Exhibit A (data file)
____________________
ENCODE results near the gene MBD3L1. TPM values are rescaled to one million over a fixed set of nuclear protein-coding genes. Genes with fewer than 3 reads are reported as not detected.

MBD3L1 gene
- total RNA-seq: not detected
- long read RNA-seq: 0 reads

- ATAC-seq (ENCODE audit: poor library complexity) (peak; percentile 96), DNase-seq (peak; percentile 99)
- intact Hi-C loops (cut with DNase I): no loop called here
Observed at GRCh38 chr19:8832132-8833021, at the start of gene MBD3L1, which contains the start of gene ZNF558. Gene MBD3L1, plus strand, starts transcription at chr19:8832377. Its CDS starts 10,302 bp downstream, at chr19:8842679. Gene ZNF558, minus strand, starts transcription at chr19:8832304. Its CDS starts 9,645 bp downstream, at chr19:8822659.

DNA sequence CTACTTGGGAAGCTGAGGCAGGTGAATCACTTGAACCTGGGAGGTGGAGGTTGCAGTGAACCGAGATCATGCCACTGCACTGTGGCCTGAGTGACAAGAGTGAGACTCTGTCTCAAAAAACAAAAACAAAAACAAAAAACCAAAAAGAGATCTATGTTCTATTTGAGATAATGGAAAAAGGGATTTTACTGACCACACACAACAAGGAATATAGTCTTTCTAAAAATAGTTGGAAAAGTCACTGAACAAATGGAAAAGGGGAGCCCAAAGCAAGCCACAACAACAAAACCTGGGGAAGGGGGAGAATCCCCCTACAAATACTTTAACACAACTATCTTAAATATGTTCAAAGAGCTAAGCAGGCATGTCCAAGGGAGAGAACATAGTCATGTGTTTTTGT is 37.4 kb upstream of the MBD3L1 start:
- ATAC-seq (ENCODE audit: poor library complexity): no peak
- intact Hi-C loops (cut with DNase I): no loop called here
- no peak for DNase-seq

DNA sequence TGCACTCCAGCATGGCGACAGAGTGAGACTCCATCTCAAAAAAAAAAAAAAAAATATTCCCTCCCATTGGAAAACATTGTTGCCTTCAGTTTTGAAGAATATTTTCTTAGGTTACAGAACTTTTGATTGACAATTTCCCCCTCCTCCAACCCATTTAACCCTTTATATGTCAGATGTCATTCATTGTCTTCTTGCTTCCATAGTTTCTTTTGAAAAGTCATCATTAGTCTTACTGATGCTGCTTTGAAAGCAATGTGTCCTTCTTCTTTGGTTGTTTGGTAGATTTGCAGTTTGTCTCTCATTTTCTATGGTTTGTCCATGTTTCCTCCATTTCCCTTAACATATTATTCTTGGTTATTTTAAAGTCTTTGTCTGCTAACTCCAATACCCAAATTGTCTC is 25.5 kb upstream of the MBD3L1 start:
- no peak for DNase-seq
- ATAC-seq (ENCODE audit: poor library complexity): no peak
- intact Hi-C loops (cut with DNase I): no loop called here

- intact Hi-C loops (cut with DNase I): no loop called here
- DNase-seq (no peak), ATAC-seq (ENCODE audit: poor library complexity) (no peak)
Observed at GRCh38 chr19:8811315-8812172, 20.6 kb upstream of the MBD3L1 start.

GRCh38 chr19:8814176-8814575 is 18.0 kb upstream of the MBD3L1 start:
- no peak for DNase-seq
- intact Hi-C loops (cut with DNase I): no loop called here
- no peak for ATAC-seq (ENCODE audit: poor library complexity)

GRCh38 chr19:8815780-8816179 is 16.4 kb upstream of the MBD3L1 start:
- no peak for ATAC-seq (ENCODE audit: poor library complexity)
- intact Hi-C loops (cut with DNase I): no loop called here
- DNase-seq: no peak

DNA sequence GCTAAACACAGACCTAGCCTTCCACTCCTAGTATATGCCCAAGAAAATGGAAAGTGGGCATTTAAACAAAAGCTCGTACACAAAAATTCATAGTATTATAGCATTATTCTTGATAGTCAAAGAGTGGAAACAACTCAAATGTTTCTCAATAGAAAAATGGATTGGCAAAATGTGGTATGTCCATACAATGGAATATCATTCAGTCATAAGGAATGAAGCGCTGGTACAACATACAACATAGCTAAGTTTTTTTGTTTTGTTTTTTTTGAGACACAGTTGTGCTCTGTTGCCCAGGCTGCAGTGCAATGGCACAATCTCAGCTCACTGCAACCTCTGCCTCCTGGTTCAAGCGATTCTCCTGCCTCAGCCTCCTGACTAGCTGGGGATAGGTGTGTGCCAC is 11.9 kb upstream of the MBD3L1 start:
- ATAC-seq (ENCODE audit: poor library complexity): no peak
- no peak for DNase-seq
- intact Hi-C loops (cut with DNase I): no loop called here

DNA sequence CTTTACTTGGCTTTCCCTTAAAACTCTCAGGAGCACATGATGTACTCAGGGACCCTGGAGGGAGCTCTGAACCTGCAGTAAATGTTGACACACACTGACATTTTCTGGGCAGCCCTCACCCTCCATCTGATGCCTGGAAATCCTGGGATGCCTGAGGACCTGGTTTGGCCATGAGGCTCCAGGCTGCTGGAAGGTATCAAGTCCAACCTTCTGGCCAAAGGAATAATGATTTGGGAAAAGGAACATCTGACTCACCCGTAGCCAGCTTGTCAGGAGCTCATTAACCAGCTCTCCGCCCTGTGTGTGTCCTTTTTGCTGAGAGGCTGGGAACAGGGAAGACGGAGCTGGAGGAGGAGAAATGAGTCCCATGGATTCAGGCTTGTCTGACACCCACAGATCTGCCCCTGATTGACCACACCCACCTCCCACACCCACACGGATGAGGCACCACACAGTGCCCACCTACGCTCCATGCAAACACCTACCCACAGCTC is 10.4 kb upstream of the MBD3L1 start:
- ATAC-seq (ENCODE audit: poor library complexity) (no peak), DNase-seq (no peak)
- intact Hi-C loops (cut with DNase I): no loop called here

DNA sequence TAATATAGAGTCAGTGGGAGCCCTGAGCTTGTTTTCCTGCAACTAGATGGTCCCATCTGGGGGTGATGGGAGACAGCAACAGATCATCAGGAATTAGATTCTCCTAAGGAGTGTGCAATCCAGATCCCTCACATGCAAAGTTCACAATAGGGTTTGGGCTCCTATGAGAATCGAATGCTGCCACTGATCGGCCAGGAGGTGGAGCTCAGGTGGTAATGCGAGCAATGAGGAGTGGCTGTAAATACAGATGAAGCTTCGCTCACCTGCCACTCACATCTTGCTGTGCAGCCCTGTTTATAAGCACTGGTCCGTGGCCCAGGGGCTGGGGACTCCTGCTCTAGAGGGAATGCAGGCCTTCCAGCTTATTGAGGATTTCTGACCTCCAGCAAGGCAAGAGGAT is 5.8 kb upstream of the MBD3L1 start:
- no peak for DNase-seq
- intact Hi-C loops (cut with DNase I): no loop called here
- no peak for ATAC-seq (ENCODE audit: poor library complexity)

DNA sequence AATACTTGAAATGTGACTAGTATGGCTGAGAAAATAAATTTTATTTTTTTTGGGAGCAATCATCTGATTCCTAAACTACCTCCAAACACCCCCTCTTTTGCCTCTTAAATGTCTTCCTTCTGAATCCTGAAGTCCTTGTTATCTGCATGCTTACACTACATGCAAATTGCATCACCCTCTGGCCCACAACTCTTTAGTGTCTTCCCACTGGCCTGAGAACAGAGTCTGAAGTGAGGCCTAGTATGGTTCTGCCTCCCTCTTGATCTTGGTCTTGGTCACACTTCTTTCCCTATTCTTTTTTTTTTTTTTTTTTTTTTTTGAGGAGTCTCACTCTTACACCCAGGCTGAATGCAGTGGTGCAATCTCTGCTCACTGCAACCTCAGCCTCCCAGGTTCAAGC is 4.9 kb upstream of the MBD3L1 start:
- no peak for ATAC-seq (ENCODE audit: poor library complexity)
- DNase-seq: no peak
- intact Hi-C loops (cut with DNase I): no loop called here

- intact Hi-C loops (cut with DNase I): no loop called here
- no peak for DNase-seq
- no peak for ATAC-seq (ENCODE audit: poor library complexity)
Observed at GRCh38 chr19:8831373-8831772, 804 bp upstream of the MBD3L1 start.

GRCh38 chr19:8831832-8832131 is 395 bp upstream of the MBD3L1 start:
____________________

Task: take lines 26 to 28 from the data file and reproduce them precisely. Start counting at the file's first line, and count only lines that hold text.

- DNase-seq: no peak

DNA sequence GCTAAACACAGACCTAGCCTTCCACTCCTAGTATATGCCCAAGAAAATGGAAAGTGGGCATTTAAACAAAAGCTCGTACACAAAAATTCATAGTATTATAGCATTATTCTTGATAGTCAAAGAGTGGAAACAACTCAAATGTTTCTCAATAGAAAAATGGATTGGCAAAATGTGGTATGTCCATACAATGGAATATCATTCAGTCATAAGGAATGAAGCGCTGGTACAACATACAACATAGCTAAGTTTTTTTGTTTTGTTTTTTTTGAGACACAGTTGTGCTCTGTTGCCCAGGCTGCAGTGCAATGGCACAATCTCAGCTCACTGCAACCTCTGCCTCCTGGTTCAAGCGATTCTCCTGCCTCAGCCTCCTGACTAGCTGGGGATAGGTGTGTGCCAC is 11.9 kb upstream of the MBD3L1 start:
- ATAC-seq (ENCODE audit: poor library complexity): no peak